Today Phonovan is more renowned for its proximity to the mysterious Plain of Jars. Thought to be 2000 years old, these jars were carved out of solid stone boulders, explaining the vast array of sizes and shapes. They contain no organic matter so the actual age cannot be verified and their function remains illusive. There are 14 such sites scattered around the Northern provinces. Archaeological investigations have been hampered by the UXO remains. Paths have been cleared to which you must stick!
Feeling adventurous we thought we'd head to the old capital, Muang Khun. Meeting a fellow 'falang' coming towards us we asked if he had come from this town. He wished he had, he told us, but it's restricted. Thinking we'd continue despite these words and prepared to turn back if necessary, we thanked him and headed off along the scenic route. It was a relaxing drive passing only the small villages and waving at the children.
Rounding a bend we arrived on the outskirts of Muang Khun and slowed to a stop at the red and white striped pole that lay across the road. Two men sat in a thatched room to the side of the road. They simply smiled and waved us through. So we proceed along the road that gets progressively busier until we approach a junction. To the left was the town, shops and businesses crammed along the street. To the right lay an asphalt road lined with vegetation. As we neared the fork, a military police man steps out onto the road, stretches his right arm out in front of him, his palm facing towards us. He lifts his left arm to his mouth and gives a shrill blow on his whistle.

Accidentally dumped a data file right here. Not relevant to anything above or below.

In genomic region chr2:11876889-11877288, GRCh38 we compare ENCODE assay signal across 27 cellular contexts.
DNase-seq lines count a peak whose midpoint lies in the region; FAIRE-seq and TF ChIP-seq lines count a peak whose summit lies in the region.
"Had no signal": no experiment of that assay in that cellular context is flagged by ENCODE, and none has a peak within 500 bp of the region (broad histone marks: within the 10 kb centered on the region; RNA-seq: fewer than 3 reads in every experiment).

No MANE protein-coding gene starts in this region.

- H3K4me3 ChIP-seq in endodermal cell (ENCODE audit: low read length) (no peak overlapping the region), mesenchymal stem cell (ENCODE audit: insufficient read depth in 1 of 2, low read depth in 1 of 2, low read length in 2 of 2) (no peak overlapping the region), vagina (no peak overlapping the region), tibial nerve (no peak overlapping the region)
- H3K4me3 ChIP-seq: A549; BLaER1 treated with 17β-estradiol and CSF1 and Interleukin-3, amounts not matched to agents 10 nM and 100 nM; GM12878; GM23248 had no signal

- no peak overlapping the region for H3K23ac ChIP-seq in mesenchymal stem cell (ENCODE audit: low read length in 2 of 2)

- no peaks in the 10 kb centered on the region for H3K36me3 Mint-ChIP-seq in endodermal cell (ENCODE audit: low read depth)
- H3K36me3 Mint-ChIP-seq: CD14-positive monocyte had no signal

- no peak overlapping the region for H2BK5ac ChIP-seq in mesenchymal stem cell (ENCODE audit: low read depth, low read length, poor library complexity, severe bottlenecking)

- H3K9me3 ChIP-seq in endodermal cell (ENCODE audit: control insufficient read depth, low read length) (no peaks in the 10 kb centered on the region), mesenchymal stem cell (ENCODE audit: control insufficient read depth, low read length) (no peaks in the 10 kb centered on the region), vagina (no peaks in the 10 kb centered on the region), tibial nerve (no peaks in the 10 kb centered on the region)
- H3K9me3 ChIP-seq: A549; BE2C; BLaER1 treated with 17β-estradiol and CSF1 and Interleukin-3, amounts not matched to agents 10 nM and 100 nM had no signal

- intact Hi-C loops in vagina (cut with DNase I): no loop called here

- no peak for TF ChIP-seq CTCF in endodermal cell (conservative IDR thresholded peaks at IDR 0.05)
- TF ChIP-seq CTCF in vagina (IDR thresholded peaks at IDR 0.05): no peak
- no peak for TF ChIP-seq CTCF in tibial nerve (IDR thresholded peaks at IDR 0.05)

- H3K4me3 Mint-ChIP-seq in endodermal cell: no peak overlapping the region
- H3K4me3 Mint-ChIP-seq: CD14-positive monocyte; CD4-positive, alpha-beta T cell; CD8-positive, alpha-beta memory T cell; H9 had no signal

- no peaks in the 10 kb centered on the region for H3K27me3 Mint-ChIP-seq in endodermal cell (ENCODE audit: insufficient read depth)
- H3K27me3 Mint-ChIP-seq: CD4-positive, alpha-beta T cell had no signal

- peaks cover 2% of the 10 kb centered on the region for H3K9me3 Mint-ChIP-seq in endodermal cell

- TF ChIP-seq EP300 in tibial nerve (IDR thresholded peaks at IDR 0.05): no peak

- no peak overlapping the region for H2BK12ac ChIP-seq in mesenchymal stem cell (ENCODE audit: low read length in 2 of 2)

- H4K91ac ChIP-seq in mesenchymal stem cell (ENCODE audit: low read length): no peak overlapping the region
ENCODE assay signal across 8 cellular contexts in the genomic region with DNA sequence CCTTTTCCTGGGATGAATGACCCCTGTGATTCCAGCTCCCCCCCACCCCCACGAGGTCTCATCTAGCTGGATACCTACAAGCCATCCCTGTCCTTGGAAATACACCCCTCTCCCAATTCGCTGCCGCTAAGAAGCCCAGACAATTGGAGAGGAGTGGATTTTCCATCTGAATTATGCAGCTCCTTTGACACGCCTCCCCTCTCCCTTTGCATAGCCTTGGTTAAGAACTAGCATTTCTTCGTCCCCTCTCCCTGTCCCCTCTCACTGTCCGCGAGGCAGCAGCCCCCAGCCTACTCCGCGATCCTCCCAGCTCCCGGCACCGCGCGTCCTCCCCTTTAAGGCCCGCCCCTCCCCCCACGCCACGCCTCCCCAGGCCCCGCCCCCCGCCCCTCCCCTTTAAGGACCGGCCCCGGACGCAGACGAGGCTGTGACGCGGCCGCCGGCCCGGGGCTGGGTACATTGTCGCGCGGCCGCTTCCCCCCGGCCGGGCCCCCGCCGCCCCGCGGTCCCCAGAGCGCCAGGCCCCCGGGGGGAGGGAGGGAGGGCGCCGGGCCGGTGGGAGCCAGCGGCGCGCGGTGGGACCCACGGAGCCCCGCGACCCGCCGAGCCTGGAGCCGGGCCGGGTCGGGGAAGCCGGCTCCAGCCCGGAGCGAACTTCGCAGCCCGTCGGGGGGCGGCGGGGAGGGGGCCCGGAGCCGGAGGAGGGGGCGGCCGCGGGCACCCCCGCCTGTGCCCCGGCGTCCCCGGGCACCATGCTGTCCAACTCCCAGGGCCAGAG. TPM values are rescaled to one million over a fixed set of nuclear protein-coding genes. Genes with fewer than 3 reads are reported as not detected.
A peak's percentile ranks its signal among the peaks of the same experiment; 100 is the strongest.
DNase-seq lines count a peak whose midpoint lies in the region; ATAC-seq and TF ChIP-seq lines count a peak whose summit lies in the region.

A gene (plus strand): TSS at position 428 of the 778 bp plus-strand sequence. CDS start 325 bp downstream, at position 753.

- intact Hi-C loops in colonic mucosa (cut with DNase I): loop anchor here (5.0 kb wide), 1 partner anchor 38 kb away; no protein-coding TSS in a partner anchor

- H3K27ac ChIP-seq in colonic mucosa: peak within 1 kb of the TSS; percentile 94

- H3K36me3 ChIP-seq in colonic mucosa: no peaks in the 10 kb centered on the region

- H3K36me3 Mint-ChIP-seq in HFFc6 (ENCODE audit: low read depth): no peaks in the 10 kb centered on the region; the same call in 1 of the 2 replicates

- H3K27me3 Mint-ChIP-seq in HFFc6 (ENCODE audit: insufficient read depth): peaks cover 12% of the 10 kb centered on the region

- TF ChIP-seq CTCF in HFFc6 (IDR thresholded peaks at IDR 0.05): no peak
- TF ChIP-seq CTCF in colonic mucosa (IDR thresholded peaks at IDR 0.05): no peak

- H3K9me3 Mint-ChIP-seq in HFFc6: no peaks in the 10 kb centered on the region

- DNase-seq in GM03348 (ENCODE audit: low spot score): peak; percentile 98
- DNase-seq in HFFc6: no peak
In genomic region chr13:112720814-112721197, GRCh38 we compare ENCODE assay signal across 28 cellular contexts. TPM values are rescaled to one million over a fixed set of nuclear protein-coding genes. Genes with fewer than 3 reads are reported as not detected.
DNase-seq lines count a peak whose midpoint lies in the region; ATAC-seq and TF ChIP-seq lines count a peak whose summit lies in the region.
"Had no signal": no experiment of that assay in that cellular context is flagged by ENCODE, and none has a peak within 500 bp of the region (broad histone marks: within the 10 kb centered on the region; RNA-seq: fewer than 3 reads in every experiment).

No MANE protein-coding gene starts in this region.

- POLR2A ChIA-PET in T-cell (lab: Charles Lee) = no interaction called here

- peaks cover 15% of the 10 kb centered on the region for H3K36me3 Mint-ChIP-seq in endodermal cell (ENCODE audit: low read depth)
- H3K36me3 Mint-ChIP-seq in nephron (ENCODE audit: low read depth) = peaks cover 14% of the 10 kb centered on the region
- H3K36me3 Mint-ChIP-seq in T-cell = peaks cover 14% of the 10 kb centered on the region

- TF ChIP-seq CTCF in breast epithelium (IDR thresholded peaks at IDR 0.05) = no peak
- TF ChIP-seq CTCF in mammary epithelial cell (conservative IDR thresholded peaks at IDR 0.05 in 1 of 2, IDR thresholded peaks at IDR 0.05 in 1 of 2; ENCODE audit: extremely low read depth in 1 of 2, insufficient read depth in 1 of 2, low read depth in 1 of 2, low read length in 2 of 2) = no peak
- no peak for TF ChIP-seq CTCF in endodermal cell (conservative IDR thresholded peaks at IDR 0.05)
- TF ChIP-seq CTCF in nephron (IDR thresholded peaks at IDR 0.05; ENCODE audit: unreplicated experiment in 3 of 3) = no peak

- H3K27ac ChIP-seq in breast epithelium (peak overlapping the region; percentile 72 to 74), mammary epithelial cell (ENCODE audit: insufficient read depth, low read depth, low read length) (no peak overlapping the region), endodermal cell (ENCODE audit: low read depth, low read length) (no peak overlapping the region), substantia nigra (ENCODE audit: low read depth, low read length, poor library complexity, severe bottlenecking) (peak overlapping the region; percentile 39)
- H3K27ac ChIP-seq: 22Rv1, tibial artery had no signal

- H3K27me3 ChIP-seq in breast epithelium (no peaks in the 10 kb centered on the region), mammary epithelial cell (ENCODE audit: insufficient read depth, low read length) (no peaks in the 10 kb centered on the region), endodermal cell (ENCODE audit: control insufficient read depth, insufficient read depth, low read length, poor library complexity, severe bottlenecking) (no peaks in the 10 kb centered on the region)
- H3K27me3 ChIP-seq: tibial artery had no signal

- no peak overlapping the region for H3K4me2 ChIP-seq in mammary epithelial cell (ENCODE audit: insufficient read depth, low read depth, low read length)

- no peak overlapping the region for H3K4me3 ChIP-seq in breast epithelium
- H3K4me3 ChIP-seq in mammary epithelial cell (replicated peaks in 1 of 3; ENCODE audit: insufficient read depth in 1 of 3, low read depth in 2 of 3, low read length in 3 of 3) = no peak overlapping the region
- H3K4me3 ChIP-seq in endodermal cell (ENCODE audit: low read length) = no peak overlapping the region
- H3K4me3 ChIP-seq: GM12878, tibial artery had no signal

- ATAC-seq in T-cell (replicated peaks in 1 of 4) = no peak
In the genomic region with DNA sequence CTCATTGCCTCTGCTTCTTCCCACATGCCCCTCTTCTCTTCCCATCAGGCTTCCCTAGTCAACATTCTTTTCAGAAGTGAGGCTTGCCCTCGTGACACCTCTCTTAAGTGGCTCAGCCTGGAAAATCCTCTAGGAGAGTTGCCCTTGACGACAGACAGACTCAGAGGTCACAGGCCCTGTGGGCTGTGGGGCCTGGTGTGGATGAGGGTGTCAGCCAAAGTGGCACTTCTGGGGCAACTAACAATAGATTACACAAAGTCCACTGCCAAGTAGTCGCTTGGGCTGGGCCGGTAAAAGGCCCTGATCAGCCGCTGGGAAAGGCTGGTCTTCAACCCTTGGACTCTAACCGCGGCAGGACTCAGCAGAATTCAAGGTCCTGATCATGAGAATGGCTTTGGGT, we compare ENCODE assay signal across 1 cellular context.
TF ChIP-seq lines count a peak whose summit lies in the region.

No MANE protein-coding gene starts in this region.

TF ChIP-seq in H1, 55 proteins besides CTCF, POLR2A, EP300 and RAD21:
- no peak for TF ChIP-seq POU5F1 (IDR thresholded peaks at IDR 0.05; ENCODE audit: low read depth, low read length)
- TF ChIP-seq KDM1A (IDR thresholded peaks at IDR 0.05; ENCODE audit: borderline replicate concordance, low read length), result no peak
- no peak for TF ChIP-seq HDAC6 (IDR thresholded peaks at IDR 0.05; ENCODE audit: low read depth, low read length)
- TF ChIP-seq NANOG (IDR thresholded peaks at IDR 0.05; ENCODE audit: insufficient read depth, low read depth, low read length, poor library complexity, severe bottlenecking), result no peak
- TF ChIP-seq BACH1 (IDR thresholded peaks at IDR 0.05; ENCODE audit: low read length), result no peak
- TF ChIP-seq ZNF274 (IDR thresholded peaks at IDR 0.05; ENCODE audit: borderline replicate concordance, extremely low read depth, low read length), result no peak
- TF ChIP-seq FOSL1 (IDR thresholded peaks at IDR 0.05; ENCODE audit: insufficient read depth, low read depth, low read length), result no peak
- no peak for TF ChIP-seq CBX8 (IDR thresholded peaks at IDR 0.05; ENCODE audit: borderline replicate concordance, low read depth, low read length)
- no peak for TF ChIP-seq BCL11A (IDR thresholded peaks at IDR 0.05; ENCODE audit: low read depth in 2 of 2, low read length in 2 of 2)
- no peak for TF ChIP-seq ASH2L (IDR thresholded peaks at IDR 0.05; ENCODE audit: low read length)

We stop the bike.
"Where are you going?"
We explain that we are mere idle tourists out sight-seeing.
"Have you identification?
We produce my passport and a photocopy of Tony's along with the bike receipt.
Immediately the police man's face transforms from stern military man to friendly Laotian.
"Welcome to my country! Only little English. She your girlfriend? Oh! You very good man!"
And with a jolly laugh he indicated the road to our right. He recommended we take that road if we wanted "beautiful" and assured us that we could return to Phonsovan that way. Taking him at his word we began what was to be a long and winding road with spectacular scenery and isolated villages but increasingly deteriorating road surface.
When, 2 hours into our journey, we had no idea where we were and the road had unexpectedly turned to a few inches of sand, we decided it was time to return home the way we had come. We still have no idea where we were - if our map was correct (but the maps aren't great) the road would have split at one stage. The left road would lead around the mountain and finally emerge in Phonsovan but the journey would take longer than a day. The right road leads into the heart of the Restricted Area where no entry is allowed. We don't know if the guy was trying to be funny or helpful!
Feeling tired from our travels we decided to splash out and treat ourselves to a $10 room - definitely the nicest place we have stayed to date. The shower was powerful and hot, the bed comfy with a soft duvet. A bit too comfortable, in fact. Still in bed at 9 the morning we were to leave, the door to the room opens and in walks three women carrying basins of water. They pass us by, heading straight for the bathroom where they leave the water. Then they calmly leave the room, waving to us in the beds. Privacy is not a priority in Asia!